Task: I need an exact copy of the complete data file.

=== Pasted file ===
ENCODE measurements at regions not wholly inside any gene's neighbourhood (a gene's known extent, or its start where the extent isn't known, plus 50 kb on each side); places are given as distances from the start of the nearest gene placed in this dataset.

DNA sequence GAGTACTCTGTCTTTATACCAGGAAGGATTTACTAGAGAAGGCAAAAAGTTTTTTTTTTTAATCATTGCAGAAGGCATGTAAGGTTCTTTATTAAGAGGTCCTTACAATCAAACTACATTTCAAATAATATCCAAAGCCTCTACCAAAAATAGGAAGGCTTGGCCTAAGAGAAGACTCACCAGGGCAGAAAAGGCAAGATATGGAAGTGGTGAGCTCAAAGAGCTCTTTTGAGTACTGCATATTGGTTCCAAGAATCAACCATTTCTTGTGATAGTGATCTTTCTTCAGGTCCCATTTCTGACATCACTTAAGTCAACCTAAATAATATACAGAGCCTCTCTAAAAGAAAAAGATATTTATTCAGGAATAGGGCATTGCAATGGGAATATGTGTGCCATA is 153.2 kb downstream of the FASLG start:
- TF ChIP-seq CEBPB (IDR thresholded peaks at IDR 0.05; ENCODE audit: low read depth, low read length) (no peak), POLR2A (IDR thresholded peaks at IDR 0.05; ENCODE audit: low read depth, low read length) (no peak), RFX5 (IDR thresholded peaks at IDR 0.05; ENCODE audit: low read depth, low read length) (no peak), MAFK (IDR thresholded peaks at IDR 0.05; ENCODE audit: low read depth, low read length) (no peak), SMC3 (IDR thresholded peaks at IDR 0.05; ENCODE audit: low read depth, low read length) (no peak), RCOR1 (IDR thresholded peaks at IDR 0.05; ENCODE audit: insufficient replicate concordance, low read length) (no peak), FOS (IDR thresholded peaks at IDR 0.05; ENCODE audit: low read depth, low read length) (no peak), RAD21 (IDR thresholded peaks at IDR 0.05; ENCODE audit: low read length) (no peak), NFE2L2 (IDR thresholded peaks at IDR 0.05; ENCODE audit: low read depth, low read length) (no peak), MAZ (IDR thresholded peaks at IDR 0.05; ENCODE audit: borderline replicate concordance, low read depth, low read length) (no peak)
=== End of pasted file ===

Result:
ENCODE measurements at regions not wholly inside any gene's neighbourhood (a gene's known extent, or its start where the extent isn't known, plus 50 kb on each side); places are given as distances from the start of the nearest gene placed in this dataset.

DNA sequence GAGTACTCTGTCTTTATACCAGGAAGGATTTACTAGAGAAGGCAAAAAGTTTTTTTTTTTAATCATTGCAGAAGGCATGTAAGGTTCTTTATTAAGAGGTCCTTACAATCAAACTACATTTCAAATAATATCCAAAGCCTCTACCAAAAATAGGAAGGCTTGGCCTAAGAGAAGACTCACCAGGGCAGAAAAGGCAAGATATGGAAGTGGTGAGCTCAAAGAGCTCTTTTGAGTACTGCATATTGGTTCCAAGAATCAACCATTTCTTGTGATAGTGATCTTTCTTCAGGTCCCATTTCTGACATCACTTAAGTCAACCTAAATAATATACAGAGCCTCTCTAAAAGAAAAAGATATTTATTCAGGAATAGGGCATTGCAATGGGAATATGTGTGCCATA is 153.2 kb downstream of the FASLG start:
- TF ChIP-seq CEBPB (IDR thresholded peaks at IDR 0.05; ENCODE audit: low read depth, low read length) (no peak), POLR2A (IDR thresholded peaks at IDR 0.05; ENCODE audit: low read depth, low read length) (no peak), RFX5 (IDR thresholded peaks at IDR 0.05; ENCODE audit: low read depth, low read length) (no peak), MAFK (IDR thresholded peaks at IDR 0.05; ENCODE audit: low read depth, low read length) (no peak), SMC3 (IDR thresholded peaks at IDR 0.05; ENCODE audit: low read depth, low read length) (no peak), RCOR1 (IDR thresholded peaks at IDR 0.05; ENCODE audit: insufficient replicate concordance, low read length) (no peak), FOS (IDR thresholded peaks at IDR 0.05; ENCODE audit: low read depth, low read length) (no peak), RAD21 (IDR thresholded peaks at IDR 0.05; ENCODE audit: low read length) (no peak), NFE2L2 (IDR thresholded peaks at IDR 0.05; ENCODE audit: low read depth, low read length) (no peak), MAZ (IDR thresholded peaks at IDR 0.05; ENCODE audit: borderline replicate concordance, low read depth, low read length) (no peak)